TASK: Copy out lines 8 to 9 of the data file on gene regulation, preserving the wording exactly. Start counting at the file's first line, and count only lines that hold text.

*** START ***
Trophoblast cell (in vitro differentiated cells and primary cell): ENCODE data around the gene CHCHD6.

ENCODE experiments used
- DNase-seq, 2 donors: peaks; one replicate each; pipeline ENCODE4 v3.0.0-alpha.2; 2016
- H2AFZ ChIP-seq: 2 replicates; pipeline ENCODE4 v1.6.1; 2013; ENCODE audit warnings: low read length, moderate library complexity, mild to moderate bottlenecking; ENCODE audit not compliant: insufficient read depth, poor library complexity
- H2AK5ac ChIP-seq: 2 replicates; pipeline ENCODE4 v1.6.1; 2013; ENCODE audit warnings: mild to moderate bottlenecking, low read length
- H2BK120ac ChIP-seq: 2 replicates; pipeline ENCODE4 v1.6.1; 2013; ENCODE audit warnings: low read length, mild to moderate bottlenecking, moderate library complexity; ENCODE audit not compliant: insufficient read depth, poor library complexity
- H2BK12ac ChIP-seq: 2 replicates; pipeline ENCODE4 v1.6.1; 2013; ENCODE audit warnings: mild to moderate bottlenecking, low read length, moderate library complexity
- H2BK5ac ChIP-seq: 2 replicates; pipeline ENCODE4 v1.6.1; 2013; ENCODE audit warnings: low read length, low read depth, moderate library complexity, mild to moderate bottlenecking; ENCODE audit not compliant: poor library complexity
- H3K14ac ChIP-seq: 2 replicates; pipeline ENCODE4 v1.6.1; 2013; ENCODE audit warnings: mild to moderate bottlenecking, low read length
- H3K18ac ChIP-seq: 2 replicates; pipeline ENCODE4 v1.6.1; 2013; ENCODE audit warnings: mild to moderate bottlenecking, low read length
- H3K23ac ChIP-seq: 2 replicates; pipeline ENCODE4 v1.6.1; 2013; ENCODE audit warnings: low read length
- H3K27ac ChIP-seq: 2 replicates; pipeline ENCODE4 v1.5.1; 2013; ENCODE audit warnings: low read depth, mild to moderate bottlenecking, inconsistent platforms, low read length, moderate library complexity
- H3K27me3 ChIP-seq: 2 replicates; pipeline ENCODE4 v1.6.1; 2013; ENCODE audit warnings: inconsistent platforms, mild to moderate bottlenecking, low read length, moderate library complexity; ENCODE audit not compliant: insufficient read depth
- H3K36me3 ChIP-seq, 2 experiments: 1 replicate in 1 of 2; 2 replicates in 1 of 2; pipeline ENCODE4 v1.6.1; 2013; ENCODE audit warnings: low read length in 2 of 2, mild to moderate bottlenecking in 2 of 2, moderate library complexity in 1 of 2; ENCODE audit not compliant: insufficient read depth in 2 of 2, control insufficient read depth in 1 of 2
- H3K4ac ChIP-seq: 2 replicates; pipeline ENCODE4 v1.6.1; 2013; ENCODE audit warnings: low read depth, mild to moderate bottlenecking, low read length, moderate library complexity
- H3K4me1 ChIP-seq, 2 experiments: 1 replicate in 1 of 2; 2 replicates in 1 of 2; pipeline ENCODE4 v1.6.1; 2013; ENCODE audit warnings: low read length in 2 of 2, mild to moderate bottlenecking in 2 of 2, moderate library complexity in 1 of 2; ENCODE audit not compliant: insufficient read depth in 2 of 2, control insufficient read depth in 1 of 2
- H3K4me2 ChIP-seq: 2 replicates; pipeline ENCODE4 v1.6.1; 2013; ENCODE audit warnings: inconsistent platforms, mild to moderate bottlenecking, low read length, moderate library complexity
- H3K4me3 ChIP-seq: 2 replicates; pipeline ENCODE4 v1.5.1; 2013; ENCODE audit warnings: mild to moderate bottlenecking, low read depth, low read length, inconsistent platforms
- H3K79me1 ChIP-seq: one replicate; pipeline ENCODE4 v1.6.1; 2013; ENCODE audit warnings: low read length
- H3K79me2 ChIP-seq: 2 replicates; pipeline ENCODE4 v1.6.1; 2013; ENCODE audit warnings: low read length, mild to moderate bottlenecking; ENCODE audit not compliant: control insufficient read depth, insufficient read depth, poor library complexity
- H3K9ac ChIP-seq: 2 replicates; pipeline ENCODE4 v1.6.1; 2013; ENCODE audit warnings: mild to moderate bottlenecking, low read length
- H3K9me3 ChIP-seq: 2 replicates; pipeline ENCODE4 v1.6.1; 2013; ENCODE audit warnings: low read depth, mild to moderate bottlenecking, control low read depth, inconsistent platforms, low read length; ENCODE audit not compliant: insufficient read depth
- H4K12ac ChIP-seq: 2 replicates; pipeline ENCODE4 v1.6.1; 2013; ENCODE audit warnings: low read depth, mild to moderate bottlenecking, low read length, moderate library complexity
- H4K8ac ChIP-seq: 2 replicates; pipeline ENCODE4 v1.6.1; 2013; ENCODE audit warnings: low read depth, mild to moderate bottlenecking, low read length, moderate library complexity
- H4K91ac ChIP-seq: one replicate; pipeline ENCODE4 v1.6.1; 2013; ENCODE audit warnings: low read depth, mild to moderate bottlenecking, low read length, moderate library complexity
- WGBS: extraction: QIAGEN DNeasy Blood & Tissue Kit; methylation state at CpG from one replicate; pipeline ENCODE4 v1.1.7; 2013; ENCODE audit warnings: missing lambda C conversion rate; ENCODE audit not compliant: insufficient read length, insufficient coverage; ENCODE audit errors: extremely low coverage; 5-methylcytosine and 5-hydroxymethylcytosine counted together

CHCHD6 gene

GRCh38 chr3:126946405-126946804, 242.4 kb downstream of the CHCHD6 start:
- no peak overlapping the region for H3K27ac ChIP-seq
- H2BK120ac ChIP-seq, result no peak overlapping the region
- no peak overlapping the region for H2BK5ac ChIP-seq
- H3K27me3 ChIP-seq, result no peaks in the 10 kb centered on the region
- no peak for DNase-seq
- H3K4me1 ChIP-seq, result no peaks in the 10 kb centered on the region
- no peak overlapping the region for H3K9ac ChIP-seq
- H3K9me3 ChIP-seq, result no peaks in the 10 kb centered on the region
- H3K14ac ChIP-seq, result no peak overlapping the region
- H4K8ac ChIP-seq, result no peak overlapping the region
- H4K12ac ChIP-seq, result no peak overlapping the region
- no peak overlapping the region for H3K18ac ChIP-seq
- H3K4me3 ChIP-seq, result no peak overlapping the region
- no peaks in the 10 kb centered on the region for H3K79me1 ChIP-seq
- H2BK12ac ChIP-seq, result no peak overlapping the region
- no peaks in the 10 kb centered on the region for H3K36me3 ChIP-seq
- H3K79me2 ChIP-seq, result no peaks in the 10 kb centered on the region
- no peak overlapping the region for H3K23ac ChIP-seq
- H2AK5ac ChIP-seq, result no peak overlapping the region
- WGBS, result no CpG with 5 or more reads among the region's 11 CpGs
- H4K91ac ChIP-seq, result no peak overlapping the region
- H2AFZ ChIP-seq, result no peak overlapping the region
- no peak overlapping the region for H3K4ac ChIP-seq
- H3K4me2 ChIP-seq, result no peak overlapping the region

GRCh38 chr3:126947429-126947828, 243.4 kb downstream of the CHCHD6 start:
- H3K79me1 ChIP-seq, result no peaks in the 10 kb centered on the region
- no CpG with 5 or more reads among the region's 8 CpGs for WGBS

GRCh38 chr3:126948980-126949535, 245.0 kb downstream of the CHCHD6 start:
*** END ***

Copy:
- H2BK5ac ChIP-seq: 2 replicates; pipeline ENCODE4 v1.6.1; 2013; ENCODE audit warnings: low read length, low read depth, moderate library complexity, mild to moderate bottlenecking; ENCODE audit not compliant: poor library complexity
- H3K14ac ChIP-seq: 2 replicates; pipeline ENCODE4 v1.6.1; 2013; ENCODE audit warnings: mild to moderate bottlenecking, low read length